The Squash that Conquered America: Pumpkin Symbolism in the United States




pumpkin, squash, gourd, symbol, Halloween, Thanksgiving


Pumpkin has always played an important role in American culture. Throughout history, it carried a plethora of meanings and connotations. Since European arrival to the New World, the meaning of the squash changed drastically from a product crucial for survival due to its practical features to the one that carries primarily a symbolic meaning. The shift happened by series of small changes with a significant impact of fall holidays: Thanksgiving and Halloween. Thanks to them, the squash began to be associated not only with the seasonal traditions, but with America itself. The pumpkin constantly appears in cultural texts such as poems and graphics, usually as a symbol of the fall or one of the holidays of that part of the year, although some representations depict it as an emblem of the American nation. Its association with the United States is now recognized across the world. At the same time, pumpkin significance extends and evolves into new forms. In modern America, it is not the pumpkin itself that reminds of the fall, but the spice based on a pumpkin pie. Thus, pumpkin becomes a link in a chain of symbolic references.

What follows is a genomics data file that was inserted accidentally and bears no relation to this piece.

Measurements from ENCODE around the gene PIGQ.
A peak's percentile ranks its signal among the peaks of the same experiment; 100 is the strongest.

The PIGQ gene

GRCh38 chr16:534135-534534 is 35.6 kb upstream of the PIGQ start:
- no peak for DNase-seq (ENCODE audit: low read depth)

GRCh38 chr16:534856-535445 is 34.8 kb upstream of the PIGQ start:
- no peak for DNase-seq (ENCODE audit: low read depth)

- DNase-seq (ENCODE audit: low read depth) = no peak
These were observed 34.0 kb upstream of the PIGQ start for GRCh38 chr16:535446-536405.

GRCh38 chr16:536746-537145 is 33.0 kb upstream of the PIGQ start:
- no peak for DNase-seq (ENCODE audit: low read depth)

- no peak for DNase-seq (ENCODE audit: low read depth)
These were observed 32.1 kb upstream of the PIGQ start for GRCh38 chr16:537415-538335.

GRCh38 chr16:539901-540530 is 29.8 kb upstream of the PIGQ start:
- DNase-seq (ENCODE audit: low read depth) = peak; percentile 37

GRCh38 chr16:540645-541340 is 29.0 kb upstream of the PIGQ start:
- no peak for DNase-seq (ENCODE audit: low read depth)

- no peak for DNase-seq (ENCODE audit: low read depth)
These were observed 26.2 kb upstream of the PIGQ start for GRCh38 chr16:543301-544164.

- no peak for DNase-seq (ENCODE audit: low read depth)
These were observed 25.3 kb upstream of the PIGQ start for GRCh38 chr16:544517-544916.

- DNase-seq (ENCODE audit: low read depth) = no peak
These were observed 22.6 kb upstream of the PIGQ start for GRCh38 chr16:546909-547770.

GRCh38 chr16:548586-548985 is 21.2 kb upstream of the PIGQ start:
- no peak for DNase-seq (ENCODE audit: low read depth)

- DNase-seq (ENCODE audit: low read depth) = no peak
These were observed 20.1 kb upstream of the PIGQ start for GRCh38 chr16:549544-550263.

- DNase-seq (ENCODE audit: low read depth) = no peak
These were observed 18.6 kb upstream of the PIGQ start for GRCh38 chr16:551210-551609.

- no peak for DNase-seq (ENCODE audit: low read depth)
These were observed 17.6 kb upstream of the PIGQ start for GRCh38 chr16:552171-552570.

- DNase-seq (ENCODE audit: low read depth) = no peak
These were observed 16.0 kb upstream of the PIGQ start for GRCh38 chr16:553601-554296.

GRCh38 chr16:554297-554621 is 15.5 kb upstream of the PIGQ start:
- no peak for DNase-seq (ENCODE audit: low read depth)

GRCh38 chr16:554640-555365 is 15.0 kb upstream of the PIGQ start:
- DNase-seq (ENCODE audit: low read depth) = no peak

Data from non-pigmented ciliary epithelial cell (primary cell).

Author Biography

Maciej Kapek, Jagiellonian University, Kraków, Poland

Is an MA student of the Institute of American Studies and Polish Diaspora and a BA student of Romanian Philology in Jagiellonian University in Cracow. His research interests comprise cultural dimensions of food, national myths, and factors contributing to collective identity. He has published papers on Puritan cuisine in New England, frontier myth in American tall tales, and the myth of John Paul II in contemporary Polish culture. Currently, he is researching the 19th century immigrant cuisine in America, as well as modern aspects of the Dacian myth in Romanian culture.


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How to Cite

Kapek, M. “The Squash That Conquered America: Pumpkin Symbolism in the United States”. Ad Americam, vol. 23, June 2022, pp. 53-63, doi:10.12797/AdAmericam.23.2022.23.03.